". . . But the past does not exist independently from the present. Indeed, the past is only past because there is a present, just as I can point to something over there only because I am here. But nothing is inherently over there or here. In that sense, the past has no content. The past -- or more accurately, pastness -- is a position. Thus, in no way can we identify the past as past." p. 15

". . . But we may want to keep in mind that deeds and words are not as distinguishable as often we presume. History does not belong only to its narrators, professional or amateur. While some of us debate what history is or was, others take it into their own hands." p. 153

Silencing the Past: Power and the Production of History (1995) by Michel-Rolph Trouillot

Monday, January 5, 2015

Rethinking Rewriting

As mentioned, I have all these pages of content I've written about the books I'm writing about for the List's year in reading.

I collated the content, moved it into a single document, double spaced, etc., printed it out. I've read through the content several times now.

I'm cutting and pasting nothing from these 40 + pages. I'm generating all new text (with the exception of quoted text, i.e. text that is someone else's, and to which attribution is OF COURSE given -- it may be my biggest peeve, people who stick other people's words into their own screeds and pretend they wrote those obviously better written passages that are non-characteristic of their own style and usage -- how stupid do these bloggers think we are?).

This is as much work as writing always is. Why then, am I doing this, I've been wondering. I think I understand enough about writing -- at least about the desire to write as well as one is capable of doing -- to answer that.

The original texts were written over the period of a year. The books written about weren't necessarily considered in context with each other. Stringing them together, connected by short transitional passages, no matter how much restructuring was done, wouldn't work. New structure, organization, and even style are necessary to create a thematic essay. Though this is concentrated work, it isn't as difficult as it could be, but it is time consuming. It's not as difficult as it could be, since these books were read in the first place because they each explore the subject and theme of Mississippi..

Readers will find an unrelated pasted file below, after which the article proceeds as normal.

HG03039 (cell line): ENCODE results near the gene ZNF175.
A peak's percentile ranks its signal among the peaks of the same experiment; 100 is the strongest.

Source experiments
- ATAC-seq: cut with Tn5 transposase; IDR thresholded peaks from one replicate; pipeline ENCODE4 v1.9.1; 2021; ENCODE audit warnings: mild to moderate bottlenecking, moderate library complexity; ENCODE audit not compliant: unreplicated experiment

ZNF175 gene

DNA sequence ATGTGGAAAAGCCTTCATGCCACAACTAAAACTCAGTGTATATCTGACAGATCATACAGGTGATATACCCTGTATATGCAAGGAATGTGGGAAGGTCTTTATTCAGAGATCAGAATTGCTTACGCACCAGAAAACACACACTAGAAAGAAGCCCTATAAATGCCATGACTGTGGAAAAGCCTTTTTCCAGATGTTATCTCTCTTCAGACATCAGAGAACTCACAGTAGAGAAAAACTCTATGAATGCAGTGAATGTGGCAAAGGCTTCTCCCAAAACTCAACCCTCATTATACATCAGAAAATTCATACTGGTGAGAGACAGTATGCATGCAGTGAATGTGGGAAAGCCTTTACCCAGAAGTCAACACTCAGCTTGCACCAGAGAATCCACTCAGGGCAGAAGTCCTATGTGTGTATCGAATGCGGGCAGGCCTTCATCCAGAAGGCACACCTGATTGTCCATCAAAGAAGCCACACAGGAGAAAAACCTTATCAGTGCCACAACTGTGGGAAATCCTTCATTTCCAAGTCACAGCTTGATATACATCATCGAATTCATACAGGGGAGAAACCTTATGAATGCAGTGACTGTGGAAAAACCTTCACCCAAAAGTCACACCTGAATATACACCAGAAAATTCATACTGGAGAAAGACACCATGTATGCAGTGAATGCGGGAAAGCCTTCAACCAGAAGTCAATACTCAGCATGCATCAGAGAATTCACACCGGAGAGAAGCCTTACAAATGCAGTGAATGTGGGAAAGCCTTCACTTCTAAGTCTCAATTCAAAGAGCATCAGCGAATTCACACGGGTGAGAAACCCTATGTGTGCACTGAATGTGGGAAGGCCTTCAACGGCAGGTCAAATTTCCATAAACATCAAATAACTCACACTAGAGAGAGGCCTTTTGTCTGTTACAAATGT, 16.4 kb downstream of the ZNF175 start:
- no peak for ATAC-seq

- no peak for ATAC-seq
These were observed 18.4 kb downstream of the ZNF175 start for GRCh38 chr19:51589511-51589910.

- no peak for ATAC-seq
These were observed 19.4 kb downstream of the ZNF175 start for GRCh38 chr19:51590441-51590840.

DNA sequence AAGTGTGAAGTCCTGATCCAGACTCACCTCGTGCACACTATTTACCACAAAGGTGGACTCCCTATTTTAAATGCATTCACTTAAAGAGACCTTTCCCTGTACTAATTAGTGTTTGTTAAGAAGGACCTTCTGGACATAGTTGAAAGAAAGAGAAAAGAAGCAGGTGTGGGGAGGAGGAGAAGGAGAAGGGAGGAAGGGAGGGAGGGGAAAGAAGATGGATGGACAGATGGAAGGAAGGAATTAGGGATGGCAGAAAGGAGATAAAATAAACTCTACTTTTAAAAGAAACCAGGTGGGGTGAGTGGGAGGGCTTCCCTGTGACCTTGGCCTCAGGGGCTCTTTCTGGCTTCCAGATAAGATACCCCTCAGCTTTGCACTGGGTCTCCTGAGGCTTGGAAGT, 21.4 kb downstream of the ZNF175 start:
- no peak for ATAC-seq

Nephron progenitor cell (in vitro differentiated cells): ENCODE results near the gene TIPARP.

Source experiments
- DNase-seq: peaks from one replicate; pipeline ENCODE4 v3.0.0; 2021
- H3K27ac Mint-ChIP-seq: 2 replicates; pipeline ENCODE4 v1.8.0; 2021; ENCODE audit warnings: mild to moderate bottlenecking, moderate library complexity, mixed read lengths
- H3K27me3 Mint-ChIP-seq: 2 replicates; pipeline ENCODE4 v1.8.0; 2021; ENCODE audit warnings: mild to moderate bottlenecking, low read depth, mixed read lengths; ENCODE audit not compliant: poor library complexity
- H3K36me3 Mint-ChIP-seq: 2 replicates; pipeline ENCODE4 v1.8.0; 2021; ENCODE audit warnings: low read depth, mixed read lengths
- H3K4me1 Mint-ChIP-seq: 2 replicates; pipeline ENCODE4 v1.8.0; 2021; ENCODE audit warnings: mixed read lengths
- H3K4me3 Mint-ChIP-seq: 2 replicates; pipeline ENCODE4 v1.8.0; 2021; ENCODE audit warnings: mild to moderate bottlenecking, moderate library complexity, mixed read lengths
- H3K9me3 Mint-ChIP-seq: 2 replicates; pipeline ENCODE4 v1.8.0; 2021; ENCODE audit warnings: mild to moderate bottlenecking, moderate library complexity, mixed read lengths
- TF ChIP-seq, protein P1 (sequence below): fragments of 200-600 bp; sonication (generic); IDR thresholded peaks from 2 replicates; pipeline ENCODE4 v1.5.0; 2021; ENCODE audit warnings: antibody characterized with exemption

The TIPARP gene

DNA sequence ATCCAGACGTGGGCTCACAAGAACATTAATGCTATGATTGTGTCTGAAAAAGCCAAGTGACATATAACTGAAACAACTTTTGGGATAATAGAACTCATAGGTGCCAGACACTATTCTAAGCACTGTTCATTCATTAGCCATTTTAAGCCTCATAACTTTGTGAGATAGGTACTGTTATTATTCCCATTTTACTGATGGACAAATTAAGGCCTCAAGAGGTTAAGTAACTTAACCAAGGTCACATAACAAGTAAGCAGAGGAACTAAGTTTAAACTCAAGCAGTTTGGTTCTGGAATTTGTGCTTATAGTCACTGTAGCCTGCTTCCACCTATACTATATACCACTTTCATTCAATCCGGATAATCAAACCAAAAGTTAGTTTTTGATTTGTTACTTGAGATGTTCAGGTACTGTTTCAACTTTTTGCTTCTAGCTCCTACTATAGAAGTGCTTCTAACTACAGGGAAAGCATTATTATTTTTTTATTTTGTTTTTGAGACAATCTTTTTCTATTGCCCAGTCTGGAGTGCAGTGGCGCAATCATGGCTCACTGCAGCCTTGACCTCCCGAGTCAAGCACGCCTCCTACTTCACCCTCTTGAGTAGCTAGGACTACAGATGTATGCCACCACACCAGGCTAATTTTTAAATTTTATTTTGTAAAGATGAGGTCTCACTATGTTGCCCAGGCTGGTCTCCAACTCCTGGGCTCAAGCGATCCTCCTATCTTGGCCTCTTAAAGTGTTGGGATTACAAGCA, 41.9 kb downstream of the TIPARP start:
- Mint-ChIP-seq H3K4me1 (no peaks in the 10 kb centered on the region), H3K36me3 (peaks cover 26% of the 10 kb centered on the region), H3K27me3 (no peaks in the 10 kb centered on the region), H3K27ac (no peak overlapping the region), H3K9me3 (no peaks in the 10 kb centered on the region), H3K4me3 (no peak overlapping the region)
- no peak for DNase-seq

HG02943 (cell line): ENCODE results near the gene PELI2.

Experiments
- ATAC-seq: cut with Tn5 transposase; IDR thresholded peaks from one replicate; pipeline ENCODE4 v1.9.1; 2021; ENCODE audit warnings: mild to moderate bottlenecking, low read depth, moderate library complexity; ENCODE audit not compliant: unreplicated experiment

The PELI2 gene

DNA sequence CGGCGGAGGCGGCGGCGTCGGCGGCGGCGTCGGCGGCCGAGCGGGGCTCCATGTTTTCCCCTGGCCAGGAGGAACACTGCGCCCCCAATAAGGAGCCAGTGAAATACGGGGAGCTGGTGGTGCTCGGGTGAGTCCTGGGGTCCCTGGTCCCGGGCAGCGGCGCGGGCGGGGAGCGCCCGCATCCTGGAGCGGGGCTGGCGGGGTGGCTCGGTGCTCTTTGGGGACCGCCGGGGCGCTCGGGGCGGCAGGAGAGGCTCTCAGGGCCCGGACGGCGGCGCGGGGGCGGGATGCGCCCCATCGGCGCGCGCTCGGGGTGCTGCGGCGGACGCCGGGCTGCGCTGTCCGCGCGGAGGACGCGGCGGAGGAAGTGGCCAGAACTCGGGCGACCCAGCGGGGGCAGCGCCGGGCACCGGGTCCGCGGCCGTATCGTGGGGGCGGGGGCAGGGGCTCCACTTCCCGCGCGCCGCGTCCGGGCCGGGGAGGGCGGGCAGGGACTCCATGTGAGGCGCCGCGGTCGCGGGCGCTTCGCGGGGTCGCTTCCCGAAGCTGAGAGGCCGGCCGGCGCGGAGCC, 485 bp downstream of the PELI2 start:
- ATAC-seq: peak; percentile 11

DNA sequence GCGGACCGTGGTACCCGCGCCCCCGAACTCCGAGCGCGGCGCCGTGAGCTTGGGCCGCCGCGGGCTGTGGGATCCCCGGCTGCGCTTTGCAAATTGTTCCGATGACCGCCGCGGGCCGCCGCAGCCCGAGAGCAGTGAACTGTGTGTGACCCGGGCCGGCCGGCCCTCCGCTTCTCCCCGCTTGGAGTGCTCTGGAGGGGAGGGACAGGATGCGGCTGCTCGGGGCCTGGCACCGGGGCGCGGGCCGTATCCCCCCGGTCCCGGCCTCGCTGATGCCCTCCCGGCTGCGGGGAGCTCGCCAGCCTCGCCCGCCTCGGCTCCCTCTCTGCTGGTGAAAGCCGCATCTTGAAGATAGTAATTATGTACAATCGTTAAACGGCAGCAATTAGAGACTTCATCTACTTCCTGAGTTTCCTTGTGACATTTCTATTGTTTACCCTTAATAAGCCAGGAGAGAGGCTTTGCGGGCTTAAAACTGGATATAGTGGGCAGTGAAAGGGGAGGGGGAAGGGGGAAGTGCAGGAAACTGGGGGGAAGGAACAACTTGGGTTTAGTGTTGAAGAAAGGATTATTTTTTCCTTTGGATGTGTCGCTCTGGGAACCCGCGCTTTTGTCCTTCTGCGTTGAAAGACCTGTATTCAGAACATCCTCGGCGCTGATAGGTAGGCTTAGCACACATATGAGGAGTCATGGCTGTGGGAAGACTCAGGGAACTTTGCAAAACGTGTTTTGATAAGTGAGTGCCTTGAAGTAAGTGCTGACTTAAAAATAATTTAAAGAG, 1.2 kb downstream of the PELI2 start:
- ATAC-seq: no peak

This explains why dissertations are repurposed as books, magazine and newspaper columns are collected, so often fail to increase the writers' audience and name recognition. Such books aren't as readable as they could be, and don't provoke the reader to continuing reading the writer.

The writer needs to start over with fresh prose purposed for a fresh audience, not the one for which the original text was written. Reemploying the same ms., or one that is dominantly cut&paste, leaves style and prose without verve and rhythm. When the new text is completely drafted. passages from the original text can / may be inserted, if it belongs seamlessly or illuminates the new text -- but still with some rewriting.

Yet I am so glad to have all those pages from my original takes on the books. They have refreshed my memory as to why I read the books in the first place, and why their connections of emotion and intellect that sparked my own while reading the work was worth the time I invested to make some sort of organized, written response to it.

There are  writers who sneer at the sheer inefficiency of writing so many non-paid words and not re-using them then, even when the venue is paying for words on the same subject and works. But writers are all different, with different goals for their writing, and we all do it differently.

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